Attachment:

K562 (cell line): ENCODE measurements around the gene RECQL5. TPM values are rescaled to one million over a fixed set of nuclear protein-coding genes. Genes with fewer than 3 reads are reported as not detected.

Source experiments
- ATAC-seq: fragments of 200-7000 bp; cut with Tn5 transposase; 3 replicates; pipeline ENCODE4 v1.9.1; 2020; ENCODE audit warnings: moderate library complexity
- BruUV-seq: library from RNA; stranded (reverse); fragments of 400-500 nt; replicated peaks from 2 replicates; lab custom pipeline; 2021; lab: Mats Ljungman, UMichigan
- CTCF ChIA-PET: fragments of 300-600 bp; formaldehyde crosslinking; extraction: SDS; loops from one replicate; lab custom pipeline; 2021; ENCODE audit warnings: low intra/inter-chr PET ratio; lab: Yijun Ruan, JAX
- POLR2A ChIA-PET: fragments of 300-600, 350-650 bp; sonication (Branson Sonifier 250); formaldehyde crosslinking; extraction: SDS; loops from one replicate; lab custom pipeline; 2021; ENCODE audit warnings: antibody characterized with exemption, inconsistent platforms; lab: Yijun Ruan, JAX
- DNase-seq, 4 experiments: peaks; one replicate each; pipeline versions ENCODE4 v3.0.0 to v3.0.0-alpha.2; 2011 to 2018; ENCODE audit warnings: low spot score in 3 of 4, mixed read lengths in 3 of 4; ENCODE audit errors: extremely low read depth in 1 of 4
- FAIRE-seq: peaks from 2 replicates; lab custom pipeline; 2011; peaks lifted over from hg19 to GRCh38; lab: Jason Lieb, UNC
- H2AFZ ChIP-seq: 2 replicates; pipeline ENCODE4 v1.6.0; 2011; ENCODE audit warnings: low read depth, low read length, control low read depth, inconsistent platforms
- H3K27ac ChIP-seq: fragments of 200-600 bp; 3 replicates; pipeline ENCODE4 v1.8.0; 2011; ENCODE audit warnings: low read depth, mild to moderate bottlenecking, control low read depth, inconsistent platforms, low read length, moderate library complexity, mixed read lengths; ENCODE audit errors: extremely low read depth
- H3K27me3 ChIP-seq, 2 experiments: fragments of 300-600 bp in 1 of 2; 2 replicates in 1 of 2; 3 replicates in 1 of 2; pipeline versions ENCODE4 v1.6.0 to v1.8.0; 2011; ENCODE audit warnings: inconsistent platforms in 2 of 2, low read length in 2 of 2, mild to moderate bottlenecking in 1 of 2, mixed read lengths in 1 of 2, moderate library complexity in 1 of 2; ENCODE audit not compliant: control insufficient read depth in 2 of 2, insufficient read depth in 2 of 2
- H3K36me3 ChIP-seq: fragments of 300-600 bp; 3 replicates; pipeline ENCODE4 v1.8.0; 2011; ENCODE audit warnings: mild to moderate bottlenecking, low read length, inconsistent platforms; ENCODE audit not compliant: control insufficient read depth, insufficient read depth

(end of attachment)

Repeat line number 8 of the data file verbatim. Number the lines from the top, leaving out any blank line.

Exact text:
- FAIRE-seq: peaks from 2 replicates; lab custom pipeline; 2011; peaks lifted over from hg19 to GRCh38; lab: Jason Lieb, UNC